Leading them is the huge Blazing Lord, who can make Beheading Strikes with his fiery flamberge sword (which adds extra damage) or with the use of the Ignited Fervour ability, which is activated on a triple and boosts the attacks of all nearby allies.
The Brazen Champion is a fantastic brute model, with a flowing skirt of chains and spikes, who can also use the Beheading Strikes ability.
The Imolator is the most on-fire model in the warband and has the crowd control ability Inferno, which is activated with a triple. This can send damaging flame around all nearby enemies. On a 6 the damage points allocated will be equal to the value of the Inferno ability, which could be brutal if there’s a crowd nearby!
The Inferno Priest brings the Quad ability Engulf in Flames to the party, which is potentially devastating! All it will take is a good roll of the dice and decimation will spread, allocating damage all over the place. Props to this great looking model for the brazier meets branding iron staff too, stylish and practical!
A closer look at the Khainite Shadowstalkers
Gosh, so much to say and we’re only just through the first warband. Onward to the second, the Khainite Shadowstalkers. An even more complex frame of spindly bits, thin weapons, swinging chains, flowing hair and cloaks here – over 80 parts in all to make nine models. The crossbows are even strung. As we said before, these are next level plastics.
The Shadowstalkers are marked for death, so they fearlessly fight, a little like the doom seeking Slayers of the Duardin, but with the added … um … bonus? that their souls are eternally bound to the Shadow Queen. They flit through the Umbral Web and are as deadly and specialist at sneak kills as any assassin we can think of. They look the part too. They look bloody great!
With points costs that match their elite abilities, the cheapest warband warriors are the Shroudblades, who have a choice of cursed swords or umbral spear. Four of these incredibly dynamic models are included, costing 90 points each, with the option to mix and match their weapon types. Their cloaks, and those on all models in the warband, give the shimmering effect of leaping through the Web and its extremely effective.
Any of the Shadowstalkers can use the basic ability Shadow Leap with a Double, to make move actions as if they are flying. This is a quick but flimsy warband who thankfully, for the controlling player at least, have various evasive options.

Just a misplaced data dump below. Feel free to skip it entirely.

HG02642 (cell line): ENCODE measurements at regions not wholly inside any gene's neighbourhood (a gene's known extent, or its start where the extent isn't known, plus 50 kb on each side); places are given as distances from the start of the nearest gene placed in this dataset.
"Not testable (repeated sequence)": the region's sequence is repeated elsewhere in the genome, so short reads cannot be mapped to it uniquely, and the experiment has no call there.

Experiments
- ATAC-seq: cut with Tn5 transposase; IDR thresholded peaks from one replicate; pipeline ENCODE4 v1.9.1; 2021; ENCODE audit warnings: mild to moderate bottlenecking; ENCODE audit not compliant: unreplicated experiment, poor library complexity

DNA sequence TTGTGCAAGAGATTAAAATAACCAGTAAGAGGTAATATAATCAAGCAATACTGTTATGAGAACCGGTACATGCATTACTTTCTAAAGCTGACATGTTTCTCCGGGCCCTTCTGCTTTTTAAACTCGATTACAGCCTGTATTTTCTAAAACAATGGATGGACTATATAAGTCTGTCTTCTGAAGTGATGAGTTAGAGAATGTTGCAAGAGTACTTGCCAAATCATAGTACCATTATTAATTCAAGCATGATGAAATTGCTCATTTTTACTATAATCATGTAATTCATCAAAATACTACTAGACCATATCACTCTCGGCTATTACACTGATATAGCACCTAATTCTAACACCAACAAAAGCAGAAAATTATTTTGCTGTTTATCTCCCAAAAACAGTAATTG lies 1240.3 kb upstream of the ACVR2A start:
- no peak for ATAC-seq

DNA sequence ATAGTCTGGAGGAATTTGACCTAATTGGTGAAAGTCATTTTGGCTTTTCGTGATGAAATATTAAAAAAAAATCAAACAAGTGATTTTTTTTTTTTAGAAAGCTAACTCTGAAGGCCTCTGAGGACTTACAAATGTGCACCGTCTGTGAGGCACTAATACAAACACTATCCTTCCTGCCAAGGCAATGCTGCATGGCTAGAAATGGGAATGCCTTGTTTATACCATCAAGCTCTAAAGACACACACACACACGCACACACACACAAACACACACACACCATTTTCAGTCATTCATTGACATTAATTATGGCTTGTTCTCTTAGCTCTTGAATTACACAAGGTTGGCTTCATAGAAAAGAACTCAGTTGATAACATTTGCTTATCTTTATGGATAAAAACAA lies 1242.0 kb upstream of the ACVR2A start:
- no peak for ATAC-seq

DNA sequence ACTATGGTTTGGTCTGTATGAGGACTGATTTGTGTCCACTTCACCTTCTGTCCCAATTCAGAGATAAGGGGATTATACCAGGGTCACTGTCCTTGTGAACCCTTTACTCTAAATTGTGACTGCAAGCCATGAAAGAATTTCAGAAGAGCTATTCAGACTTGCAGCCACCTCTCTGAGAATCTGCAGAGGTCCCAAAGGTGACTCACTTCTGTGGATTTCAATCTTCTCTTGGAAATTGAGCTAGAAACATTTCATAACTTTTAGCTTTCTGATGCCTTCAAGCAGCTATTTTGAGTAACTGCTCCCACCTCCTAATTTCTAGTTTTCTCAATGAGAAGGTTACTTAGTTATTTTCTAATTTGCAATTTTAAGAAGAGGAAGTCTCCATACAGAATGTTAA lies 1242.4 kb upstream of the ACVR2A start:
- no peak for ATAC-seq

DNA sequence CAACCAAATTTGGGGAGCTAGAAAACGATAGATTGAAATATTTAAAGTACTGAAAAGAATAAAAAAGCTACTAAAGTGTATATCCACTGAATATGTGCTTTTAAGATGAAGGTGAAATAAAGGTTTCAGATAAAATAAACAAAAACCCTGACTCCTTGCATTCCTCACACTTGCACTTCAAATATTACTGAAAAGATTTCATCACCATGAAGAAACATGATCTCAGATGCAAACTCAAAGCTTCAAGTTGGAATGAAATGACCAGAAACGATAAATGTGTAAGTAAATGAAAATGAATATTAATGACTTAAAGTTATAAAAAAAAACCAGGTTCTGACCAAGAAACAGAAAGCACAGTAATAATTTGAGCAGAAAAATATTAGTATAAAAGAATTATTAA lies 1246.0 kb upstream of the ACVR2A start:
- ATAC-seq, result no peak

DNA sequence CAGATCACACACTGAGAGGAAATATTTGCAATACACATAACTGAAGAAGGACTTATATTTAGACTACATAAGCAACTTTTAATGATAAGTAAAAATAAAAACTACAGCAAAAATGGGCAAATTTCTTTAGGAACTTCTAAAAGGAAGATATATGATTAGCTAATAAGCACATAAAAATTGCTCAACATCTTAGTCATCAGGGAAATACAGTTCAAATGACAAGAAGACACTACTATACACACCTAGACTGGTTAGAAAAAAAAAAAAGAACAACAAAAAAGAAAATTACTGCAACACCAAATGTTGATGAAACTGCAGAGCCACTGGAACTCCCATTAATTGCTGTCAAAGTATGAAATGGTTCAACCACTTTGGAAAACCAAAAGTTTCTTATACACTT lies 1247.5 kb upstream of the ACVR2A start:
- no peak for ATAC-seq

The Darkflame Warlocks can Harness Shadow and reduce the number of enemy attacks against them. These are stunning miniatures too, wielding either a magic spitting Doomfire Ring, or dual repeater crossbows, which is an always badass look. In the ongoing “who did it first?” playground fight between Blizzard and Games Workshop fans, the dual wielding Warlocks look loads like the archetypal Demon Hunters from Diablo. But those Demon Hunters, in turn, took heavy influence from earlier GW Dark Elves … so … yeah, we shouldn’t have gotten into this. Moving on!
The Slaughtershade wears a sinister mask with a serpentine tongue lolling from it. The blades on the hip, the flowing hair, the fine weapons and swinging whip. As we’ve said, these are absurdly lovely plastic miniatures and, despite the spindly bits, they are fairly strong and resilient. The Slaughtershade is a momentum-based fighter and the Instrument of Khaine ability allows them a bonus move or attack action if they take down an enemy. Hit and run options here then.
Weighing in at a hefty 190 points is the Shroud Queen. This model will, we suspect, be a favourite with high level painters. Their robe wraps around and creates a flickering snake-like style, the faceless mask gives a look of ambiguity and unseen, emotionless danger. Their Quad ability, Ensnaring Darkness, spreads damage equal to the ability roll and hits all enemies within 3”. If they opt to take three wounds themselves the range of this damage increases to 6”. Ouch!
Coming up next …
In part two of our Warcry: Catacombs deep dive we’ll get into the following:
- The Cards and Box
- The Rules
- The Catacombs expansion book
- The Scenery
- The Gaming Board
So make sure to check it out.